• Ontology type defines if the value within the ontology associated to the entry. The menu has available a number of values from our ontology (the most common ones), but you can also write whichever value you want by selecting Write your own value or select any of the values you have created for other entries in the dictionary.
    Additional info set in the import process

    In this case all the entities imported would be of the type Characters, a node that does not exist in our ontology, in the node Person, which is part of our basic ontology.


If these fields are set and the same information they define is also in the semantic information in the file, this information will be overwriten.

These two formats and the two additional fields provided by the import interface cover the most common scenarios found when working with user dictionaries.

The first variant of the basic format, the one where only the form is defined, derives from the fact that the only thing you need to define an entry is its form. None of the other fields are mandatory, and the only field that will be assigned a type by default is entry type.


This is an example of the first format:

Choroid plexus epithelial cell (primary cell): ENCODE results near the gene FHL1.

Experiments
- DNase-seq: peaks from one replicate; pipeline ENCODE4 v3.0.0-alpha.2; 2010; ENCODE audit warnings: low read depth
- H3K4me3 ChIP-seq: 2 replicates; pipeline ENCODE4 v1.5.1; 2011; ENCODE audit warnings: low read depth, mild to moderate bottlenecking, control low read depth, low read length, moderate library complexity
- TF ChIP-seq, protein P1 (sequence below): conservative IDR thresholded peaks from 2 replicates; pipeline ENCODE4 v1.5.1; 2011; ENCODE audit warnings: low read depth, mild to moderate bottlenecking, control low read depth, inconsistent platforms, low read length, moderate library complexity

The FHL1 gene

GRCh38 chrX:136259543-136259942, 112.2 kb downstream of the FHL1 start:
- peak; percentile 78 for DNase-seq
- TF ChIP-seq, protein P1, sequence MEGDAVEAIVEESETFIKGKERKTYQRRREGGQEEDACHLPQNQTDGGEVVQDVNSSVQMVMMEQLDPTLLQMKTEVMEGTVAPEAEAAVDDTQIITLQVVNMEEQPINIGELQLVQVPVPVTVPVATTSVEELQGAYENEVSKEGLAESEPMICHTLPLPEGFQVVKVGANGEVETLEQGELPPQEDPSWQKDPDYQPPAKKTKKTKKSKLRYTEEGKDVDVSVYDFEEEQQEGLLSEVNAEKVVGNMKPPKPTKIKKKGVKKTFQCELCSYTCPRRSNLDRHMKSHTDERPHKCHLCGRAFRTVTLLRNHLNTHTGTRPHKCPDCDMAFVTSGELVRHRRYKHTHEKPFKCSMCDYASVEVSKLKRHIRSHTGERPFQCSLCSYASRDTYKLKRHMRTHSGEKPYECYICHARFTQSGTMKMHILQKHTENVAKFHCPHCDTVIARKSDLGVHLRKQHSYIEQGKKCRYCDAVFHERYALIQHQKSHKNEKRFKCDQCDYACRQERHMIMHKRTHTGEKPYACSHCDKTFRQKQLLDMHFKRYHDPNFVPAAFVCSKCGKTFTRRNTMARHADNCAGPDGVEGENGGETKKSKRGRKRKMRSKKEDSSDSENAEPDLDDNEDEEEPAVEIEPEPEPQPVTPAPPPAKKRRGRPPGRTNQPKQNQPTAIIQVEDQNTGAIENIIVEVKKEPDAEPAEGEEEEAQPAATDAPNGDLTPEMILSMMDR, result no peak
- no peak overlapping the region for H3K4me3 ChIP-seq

Rachel Green

Joey Tribbiani

Ross Geller

Monica Geller

Phoebe Buffay

Chandler Bing

It's just a list of forms where the only thing you have to make sure is that each entry is in a different line. This is extremely useful when you already getting started and come from an scenario where you only have lists of items to detect.

If you combine this with the entry type and the ontology type, setting them, for instance, to Entity and to Person>Characters (user-defined value seen before), you would be adding easily a list of characters from a tv show.

The second variant for the basic format allows to import entries with the basic default information they may have.

Form\tAliases\tSense ID\tSemantic information

This is an example of this format:

Rachel Green\t\tFR001|-\toccupation_list=waitress|personal shopper|executive at Ralph Lauren